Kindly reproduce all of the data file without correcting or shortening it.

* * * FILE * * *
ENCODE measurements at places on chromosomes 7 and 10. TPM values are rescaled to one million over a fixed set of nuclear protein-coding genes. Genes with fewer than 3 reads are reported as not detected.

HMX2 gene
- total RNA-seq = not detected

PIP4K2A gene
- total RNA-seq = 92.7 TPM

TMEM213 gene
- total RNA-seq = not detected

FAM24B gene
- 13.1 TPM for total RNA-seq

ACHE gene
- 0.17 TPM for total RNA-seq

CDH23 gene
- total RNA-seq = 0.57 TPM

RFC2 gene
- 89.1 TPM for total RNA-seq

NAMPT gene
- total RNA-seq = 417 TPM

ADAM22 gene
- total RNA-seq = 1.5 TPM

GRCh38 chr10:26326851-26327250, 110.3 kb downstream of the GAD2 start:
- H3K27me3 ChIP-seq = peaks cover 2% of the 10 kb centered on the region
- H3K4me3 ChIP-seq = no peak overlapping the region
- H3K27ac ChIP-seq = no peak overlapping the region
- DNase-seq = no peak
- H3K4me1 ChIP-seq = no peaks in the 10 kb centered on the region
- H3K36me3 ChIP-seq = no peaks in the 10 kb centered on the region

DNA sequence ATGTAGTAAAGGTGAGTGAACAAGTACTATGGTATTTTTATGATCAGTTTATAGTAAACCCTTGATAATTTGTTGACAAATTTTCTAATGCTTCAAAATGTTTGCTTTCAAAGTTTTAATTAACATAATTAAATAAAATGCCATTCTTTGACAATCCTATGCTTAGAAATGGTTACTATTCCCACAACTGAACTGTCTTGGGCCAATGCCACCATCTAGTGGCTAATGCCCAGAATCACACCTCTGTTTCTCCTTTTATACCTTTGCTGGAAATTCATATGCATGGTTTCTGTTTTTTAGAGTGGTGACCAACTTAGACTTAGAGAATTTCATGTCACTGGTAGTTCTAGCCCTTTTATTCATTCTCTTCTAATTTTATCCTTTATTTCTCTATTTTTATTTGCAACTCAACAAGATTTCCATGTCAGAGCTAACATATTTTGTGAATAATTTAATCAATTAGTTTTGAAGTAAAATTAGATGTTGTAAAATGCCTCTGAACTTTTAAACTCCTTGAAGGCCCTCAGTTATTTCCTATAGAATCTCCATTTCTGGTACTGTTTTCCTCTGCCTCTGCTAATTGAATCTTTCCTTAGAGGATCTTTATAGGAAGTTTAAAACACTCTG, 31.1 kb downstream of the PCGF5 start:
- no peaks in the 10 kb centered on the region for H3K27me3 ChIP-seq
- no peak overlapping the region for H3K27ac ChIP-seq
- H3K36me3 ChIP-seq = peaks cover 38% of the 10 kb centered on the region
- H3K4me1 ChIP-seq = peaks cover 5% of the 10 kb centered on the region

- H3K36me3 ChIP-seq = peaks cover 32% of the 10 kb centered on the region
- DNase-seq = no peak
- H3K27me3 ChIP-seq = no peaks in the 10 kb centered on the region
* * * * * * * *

ENCODE measurements at places on chromosomes 7 and 10. TPM values are rescaled to one million over a fixed set of nuclear protein-coding genes. Genes with fewer than 3 reads are reported as not detected.

HMX2 gene
- total RNA-seq = not detected

PIP4K2A gene
- total RNA-seq = 92.7 TPM

TMEM213 gene
- total RNA-seq = not detected

FAM24B gene
- 13.1 TPM for total RNA-seq

ACHE gene
- 0.17 TPM for total RNA-seq

CDH23 gene
- total RNA-seq = 0.57 TPM

RFC2 gene
- 89.1 TPM for total RNA-seq

NAMPT gene
- total RNA-seq = 417 TPM

ADAM22 gene
- total RNA-seq = 1.5 TPM

GRCh38 chr10:26326851-26327250, 110.3 kb downstream of the GAD2 start:
- H3K27me3 ChIP-seq = peaks cover 2% of the 10 kb centered on the region
- H3K4me3 ChIP-seq = no peak overlapping the region
- H3K27ac ChIP-seq = no peak overlapping the region
- DNase-seq = no peak
- H3K4me1 ChIP-seq = no peaks in the 10 kb centered on the region
- H3K36me3 ChIP-seq = no peaks in the 10 kb centered on the region

DNA sequence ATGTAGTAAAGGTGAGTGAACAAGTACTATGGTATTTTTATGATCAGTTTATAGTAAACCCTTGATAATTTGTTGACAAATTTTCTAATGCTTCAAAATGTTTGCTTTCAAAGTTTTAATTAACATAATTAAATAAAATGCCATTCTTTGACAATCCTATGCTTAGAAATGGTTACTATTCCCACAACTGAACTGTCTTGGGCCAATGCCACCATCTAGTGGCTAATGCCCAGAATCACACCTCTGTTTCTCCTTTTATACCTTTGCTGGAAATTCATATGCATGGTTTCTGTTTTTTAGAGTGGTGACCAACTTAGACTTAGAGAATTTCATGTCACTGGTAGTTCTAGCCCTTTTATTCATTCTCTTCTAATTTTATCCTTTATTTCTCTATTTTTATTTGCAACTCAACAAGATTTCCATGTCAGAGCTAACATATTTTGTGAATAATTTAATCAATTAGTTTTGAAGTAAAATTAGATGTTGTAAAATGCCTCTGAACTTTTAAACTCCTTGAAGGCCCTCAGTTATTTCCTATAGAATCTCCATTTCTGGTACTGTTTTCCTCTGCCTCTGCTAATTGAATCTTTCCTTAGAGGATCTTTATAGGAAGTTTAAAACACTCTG, 31.1 kb downstream of the PCGF5 start:
- no peaks in the 10 kb centered on the region for H3K27me3 ChIP-seq
- no peak overlapping the region for H3K27ac ChIP-seq
- H3K36me3 ChIP-seq = peaks cover 38% of the 10 kb centered on the region
- H3K4me1 ChIP-seq = peaks cover 5% of the 10 kb centered on the region

- H3K36me3 ChIP-seq = peaks cover 32% of the 10 kb centered on the region
- DNase-seq = no peak
- H3K27me3 ChIP-seq = no peaks in the 10 kb centered on the region